And last week we had the children from Sacred Heart over for Mass.  Fr Andrew was asking them what they could do this year to help other people.  After the usual answers like help someone when they’re hurt, or be good for the teacher, I was surprised when one boy said, ‘Be grateful.’  He hit the nail on the head.  Whatever our situation in life, we cannot help but be grateful for any gifts we have, remembering that all these gifts ultimately come from God.

And this takes me back to the word used to describe the steward in the Gospel, ‘unjust’ or ‘without justice.’  The one person who is truly beyond justice, the one person who truly gives unconditionally, the one person who generously provides us with everything we need is God.  He is so beyond justice that even when we throw away the gifts he has given us, or we don’t use them to serve him and his people, he still forgives us and keeps giving, if only we can recognise that and ask.

So I’ll finish with two simple but powerful words that I hope sum up my attitude both to God and to you.  Thank you.

23rd Sunday in Ordinary Time: Michael Deas Reflection

We’ve just heard in the second reading from St Paul’s letter to Philemon.  We don’t hear from or encounter this letter too often at Mass, because it’s one of the shortest works in the Bible.  In spite of this, it is actually an amazing story which I’d like us to dwell on for a few minutes.

I’m just going to ask you to take a journey back to 2000 years ago.  Picture the scene.  We have the backdrop of ancient Rome.  A huge, powerful, wealthy and growing empire.  But this wealth and power was only in the hands of the very few.  We all know about the charismatic and ruthless leaders, and the beautiful art, architecture and poetry we have received from that time.  Great advances in building, science and engineering happened then.  But all these great things came at a cost.  And that cost was the human person.

Most people lived in poverty.  In filthy, disease-ridden, and not very comfortable conditions.  Believe it or not, there were more people who were slaves in the Roman Empire than people who weren’t.  Most of us here today, and most people we know in our lives would have been slaves in ancient Rome.  And slaves did not have any rights.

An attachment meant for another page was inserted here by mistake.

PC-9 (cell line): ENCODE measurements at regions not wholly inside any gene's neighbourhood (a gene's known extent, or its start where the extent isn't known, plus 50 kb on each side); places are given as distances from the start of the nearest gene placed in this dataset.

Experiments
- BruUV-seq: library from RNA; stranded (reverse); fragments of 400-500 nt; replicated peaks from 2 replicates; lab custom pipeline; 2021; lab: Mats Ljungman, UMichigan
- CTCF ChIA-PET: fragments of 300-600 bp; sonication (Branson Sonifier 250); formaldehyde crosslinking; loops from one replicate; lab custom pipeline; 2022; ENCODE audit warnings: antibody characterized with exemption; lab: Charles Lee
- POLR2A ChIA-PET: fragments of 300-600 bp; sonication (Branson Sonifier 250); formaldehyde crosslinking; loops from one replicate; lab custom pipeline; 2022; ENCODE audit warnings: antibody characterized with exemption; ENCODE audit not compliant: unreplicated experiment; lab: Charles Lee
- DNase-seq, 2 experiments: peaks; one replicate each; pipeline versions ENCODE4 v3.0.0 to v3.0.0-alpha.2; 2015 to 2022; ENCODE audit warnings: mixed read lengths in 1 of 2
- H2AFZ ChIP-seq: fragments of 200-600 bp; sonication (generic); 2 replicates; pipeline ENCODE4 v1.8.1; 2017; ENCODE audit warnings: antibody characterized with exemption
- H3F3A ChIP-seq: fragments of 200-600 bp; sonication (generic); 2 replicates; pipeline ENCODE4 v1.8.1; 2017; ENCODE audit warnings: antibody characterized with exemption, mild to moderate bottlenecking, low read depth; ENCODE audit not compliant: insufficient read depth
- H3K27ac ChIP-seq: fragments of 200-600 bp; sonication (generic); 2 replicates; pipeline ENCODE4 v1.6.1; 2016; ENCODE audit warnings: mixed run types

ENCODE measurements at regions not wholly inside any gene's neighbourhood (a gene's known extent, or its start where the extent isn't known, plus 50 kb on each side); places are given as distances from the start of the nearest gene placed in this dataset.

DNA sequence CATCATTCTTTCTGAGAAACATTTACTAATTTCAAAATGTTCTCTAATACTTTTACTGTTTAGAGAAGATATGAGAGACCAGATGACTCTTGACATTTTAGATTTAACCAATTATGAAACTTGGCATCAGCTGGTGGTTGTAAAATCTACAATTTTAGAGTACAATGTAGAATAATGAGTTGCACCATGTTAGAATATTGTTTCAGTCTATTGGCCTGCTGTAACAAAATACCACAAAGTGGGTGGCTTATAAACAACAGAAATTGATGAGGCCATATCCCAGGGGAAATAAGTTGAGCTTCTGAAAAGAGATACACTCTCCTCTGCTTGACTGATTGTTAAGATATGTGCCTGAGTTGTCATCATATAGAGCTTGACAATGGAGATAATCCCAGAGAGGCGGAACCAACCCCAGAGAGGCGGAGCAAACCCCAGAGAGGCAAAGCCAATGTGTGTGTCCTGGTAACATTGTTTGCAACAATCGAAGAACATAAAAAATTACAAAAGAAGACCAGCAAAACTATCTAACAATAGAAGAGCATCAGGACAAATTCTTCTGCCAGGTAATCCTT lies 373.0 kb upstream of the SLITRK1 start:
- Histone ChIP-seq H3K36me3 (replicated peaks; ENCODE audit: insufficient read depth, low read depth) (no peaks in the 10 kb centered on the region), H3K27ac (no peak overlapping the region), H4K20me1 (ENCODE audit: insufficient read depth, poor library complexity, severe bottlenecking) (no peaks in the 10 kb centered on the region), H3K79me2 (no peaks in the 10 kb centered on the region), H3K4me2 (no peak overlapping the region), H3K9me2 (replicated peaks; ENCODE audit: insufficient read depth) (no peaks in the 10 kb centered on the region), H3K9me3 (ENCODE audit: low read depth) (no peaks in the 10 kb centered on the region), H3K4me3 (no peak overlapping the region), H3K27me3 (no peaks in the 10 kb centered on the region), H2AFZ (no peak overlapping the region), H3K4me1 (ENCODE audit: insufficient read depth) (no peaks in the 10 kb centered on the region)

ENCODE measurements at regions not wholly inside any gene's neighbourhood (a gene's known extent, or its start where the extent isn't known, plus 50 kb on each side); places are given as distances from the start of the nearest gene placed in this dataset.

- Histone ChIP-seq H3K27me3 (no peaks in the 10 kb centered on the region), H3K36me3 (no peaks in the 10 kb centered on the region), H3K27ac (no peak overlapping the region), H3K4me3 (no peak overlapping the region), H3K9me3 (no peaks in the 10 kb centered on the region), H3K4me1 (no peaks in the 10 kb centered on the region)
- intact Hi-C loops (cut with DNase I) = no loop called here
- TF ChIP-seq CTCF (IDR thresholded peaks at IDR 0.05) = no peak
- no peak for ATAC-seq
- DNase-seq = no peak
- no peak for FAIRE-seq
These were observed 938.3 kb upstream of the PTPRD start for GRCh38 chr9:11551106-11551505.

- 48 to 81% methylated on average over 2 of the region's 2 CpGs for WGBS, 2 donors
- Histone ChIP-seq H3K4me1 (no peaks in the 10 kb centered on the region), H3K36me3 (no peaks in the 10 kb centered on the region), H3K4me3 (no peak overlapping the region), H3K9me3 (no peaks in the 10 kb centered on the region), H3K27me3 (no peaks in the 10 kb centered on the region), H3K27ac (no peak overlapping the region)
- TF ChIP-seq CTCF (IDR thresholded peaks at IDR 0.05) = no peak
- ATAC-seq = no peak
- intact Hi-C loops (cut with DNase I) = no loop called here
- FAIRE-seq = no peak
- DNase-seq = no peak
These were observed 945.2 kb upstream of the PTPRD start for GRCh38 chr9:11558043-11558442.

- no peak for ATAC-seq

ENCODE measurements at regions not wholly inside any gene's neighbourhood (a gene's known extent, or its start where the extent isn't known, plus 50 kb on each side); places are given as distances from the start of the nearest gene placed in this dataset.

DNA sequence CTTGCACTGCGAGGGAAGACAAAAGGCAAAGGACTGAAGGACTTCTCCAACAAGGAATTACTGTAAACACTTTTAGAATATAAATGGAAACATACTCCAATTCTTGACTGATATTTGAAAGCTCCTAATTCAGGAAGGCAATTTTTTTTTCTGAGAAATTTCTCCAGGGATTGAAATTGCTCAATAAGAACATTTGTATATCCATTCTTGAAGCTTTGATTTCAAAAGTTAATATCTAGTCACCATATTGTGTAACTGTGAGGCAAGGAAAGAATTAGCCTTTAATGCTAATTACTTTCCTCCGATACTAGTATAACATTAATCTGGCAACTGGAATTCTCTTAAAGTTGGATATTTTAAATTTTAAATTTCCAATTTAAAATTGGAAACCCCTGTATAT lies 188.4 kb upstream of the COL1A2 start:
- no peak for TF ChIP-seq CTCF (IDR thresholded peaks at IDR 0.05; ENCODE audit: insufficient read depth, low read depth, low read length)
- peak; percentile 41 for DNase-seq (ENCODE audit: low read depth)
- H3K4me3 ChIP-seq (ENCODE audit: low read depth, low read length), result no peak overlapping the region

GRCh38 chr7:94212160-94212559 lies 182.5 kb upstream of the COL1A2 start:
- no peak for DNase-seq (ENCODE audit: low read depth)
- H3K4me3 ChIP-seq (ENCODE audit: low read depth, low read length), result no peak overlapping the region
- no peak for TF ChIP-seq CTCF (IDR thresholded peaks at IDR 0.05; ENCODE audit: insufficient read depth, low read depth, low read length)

Enter St Paul.  He wrote this letter from prison, put there because he was preaching Christ, and he’s writing it to a person called Philemon.  We presume Philemon was rich as he had many slaves, and one of those slaves was called Onesimus, and that’s who Paul is writing about in the reading we just heard.

Philemon became a Christian when Paul had stayed with him.  But one of his slaves, Onesimus, turned out to be useless, and may have even stolen some money from him.  So Onesimus ran away to avoid being caught, and he ended up staying with Paul in another city.  While he was with Paul, he was a changed man and he too became a follower of Christ.  He now would like to return to Philemon’s house, but here comes the big problem.  It was a capital offence for a slave to steal from their master, and so if Onesimus goes back, Philemon is obliged by law to hand him over to the authorities where he will be put to death.  So Paul writes this letter to help Onesimus and remind Philemon how Jesus would act in this situation.

Just for a moment try to put yourself in Philemon’s shoes.  You live in a society where nobody cares about slaves.  The law expects you to punish this slave, Onesimus.  If you don’t, your neighbours will start to gossip about you and you may lose your reputation in the community. 

But you are a Christian.